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The city is asking its residents to fill out a community input survey in an effort to shape the future of the city.

COURTESY PHOTO: CITY OF ST. HELENS - Rachael Barry is Government Affairs and Project Support Specialist for the city of St. Helens. If you live in St. Helens and would like to give local officials a piece of your mind, you're in luck.

St. Helens officials are asking residents to fill out a community input survey, sharing with them their likes, dislikes and priorities for the city.

Survey results, according to officials, will help align city priorities and shape the future of St. Helens.

St. Helens government affairs and project support specialist Rachael Barry has been keeping tabs on the survey. She said by the end of last week, 400 responses had been received.

Barry said in the past couple of years, St. Helens has restarted strategic planning activities, and an important part of building that plan is hearing from city residents.

"We really set out to get a better picture of what residents think of our current services, also what our community expects of our city leadership and the service we provide," Barry said. "There are many different ways to engage and we really wanted to get to know how best to communicate. What are different ways folks can plug in."

The survey covers a wide range of topics, including core services such as water, sewer and streets.

"We cover public safety," Barry said. "We're asking for input on interactions with our police department."

The survey begins by asking people what they like most about living in St. Helens.

"This is really important for us to know as we continue to build on shared values," Barry explained. "We really set out to get an understanding of what folks love about our town. We want to work to preserve that character."

The survey will also seek comments on the greatest challenge facing St. Helens in the next 10 years. Officials say they are looking for opinions about city leadership and how it can improve.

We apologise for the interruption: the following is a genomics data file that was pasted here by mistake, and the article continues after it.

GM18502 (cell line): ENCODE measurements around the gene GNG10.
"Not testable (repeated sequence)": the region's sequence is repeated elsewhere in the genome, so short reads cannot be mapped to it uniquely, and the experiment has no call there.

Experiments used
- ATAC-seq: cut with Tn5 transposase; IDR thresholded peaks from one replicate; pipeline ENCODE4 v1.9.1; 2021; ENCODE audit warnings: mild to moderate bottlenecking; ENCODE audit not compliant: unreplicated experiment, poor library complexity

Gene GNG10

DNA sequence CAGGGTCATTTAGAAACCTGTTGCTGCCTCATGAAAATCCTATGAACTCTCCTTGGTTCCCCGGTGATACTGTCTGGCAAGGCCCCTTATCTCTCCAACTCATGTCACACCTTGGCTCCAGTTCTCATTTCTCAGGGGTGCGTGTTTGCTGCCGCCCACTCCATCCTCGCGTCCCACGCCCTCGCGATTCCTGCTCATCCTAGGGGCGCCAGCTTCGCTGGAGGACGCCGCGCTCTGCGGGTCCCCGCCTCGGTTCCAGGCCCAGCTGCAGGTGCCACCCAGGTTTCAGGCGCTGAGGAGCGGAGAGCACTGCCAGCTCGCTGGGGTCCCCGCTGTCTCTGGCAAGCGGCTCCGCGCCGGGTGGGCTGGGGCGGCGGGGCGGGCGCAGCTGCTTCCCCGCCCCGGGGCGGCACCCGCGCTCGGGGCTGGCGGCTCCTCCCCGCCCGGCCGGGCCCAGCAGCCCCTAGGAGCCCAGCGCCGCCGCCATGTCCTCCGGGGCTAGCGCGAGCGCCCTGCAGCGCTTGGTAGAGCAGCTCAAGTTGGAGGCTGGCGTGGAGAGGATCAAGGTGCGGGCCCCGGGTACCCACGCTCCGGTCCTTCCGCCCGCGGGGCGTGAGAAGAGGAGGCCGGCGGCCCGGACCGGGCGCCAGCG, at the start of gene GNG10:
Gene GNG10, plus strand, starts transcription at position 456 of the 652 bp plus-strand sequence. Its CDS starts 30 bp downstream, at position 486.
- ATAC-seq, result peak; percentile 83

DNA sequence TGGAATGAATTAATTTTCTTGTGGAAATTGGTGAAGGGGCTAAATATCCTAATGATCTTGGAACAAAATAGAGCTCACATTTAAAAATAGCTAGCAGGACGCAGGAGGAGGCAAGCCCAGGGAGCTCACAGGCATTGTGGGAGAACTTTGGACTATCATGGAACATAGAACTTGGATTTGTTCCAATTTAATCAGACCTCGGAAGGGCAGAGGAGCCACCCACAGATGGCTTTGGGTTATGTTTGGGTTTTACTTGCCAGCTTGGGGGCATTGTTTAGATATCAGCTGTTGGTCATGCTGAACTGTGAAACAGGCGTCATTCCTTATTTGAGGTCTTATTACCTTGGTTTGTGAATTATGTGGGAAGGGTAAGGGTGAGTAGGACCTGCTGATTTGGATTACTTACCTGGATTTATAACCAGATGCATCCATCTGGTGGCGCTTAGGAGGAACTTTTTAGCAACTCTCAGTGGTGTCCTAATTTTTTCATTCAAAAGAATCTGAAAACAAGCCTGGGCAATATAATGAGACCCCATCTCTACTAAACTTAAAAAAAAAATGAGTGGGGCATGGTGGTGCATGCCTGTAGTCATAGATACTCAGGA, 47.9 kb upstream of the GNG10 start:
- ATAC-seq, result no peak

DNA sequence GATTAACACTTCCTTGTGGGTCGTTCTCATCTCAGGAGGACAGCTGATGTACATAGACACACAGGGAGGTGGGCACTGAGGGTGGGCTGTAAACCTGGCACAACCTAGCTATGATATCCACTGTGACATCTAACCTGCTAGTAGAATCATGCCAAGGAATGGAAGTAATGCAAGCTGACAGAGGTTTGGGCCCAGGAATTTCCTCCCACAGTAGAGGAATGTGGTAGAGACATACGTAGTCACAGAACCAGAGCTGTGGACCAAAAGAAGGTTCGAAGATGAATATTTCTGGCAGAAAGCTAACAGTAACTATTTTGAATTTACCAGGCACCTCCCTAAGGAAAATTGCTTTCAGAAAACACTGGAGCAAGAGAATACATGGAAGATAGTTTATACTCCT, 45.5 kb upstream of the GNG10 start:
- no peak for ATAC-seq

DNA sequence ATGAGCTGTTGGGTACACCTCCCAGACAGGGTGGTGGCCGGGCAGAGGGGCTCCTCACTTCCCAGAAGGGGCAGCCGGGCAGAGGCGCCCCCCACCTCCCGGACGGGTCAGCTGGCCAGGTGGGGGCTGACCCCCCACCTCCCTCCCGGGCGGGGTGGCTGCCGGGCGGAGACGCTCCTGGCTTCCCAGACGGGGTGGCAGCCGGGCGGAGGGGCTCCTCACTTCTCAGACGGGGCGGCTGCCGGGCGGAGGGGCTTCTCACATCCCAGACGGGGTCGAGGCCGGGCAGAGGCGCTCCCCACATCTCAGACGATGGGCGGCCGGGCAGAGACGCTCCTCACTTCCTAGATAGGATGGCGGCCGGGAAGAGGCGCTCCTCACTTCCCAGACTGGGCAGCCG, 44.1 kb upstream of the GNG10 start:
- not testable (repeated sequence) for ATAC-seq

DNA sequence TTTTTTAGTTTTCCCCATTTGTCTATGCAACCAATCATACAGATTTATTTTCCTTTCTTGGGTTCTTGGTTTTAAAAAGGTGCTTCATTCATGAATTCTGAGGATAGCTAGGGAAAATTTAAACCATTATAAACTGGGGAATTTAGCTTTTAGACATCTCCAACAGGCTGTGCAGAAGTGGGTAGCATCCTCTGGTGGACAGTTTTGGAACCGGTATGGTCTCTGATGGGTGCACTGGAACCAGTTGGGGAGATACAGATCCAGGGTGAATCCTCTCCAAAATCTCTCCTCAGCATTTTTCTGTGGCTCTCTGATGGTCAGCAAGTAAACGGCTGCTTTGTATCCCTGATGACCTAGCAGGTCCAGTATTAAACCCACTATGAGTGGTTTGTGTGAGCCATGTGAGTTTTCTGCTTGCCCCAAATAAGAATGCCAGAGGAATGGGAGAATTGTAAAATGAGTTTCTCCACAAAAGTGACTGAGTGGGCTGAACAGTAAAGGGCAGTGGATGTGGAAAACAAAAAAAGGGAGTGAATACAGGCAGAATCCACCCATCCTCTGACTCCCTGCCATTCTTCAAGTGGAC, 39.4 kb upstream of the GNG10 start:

Barry said survey results go to the City Council, the leadership team at City Hall, and all municipal department heads.

Noting that St. Helens has limited resources, Barry said, "We really want to have the most direct, positive impact with those limited resources."

While Barry could not provide any preliminary survey findings, she did comment on the last survey that was done.

"We had really high satisfaction rates for our police department and for customer service provided by the city," Barry said. "Also, our library and recreation programs came out very strong and folks really expressed their appreciation for those programs."

Barry continued, "On the side of areas for improvement, last time we heard that we can improve planning and managing growth. I'm really interested to see how we've done in the past two years."

Barry said there is a spot in the survey where you can provide an open-ended comment, perhaps a chance simply to share your opinion of St. Helens or its city government.

"If there's anything you would like to share, or if you need follow up, we encourage folks to use that spot," Barry said. "It's really great and we get a really high number of comments. Folks care enough to take the survey and they care enough about our city to chime in. That's really cool and really humbling."

The survey is open through Nov. 15. The easiest way to gain access to the survey is to visit the city website, where the home screen will direct you to the survey.

Paper surveys are available at the St. Helens Public Library.

Also, flyers around town will allow citizens can scan a code to get the survey.

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